GRANITE CITY — Seven months ago, the Granite City Business Foundry was founded as a networking group to establish an economy for businesses within the Granite City community by linking municipal, entrepreneurial and community goals.
On Aug. 5, the nonprofit organization had an event called the Foundation of the Foundry Expo at its new 11,000-square-foot building at 2054 Edison. About 30 business vendors displayed goods and services to the public.
“We have not completely renovated the building,” said Joe Colyer, co-president of the Granite City Business Foundry. “I bought it at the auction sans some cleaning and safety work to make sure no one gets hurt during this. We wanted the community to come through the building during this expo and their input on what they would like to see in different spaces. We want the community to hear that they own this building and they have a vested interest in seeing it succeed.”
Colyer shares foundry president duties with Vicky Arguelles, owner of Kool Beanz Café, which opened last year. Mandy Harris is the vice president, Dr. Laura Shipley is the community outreach director and Stephanie Bethel is the financial officer.
“We have about 24 members in the foundry,” Colyer said. “They’re all small businesses within the community.”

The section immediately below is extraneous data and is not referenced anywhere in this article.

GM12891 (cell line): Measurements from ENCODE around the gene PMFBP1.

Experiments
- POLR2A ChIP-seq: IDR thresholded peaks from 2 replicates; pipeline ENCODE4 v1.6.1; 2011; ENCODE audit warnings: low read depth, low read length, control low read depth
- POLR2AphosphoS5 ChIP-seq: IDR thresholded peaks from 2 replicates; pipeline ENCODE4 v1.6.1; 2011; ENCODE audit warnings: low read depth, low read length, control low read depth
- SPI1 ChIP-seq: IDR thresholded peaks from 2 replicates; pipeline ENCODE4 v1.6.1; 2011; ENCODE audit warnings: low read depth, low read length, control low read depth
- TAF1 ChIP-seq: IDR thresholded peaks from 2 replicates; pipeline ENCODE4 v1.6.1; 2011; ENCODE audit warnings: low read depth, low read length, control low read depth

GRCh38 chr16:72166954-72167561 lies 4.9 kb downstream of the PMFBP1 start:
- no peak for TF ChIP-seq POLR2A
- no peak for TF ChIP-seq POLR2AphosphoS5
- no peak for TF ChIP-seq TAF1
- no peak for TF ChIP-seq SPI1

Six Mile Regional Library Center, Stephanie’s Spiritual Therapy, Shirts Galore and More, LJW Tax Service and Mr. Twist Ice Cream were among the businesses that had their displays at the expo.
“Not only is it a traditional expo, but we did have people from Happy Trails Farm and we have stage paintings from a local citizen that does it for the St. Elizabeth Picnic,” Colyer said.
The Granite City Business Foundry has its meetings every Thursday morning at the downtown branch of the Six Mile Library District at Delmar Avenue.
Colyer said one of the goals for the Granite City Business Foundry is to continue to communicate regularly with groups throughout the city to create a network of resources to help the city’s economy grow.
“I have the groundwork laid for a pharmacy discount program and diagnostic tests discount program that any time somebody in the community uses the discount card, the dollar will go back into its scholarship fund,” Colyer said. “I still have to put the final details on it, but I want to work with SWIC and some of the larger employers around here that if a student graduates from Granite City High School, that scholarship program will pay for their entire vocational program over at SWIC and they’ll be guaranteed an interview at large employers around here like U.S. Steel or Amsted Rail: the reason being that over 80 percent of the people working there are not indigenous to Granite City, so that money goes home to Edwardsville or one of the surrounding communities.”
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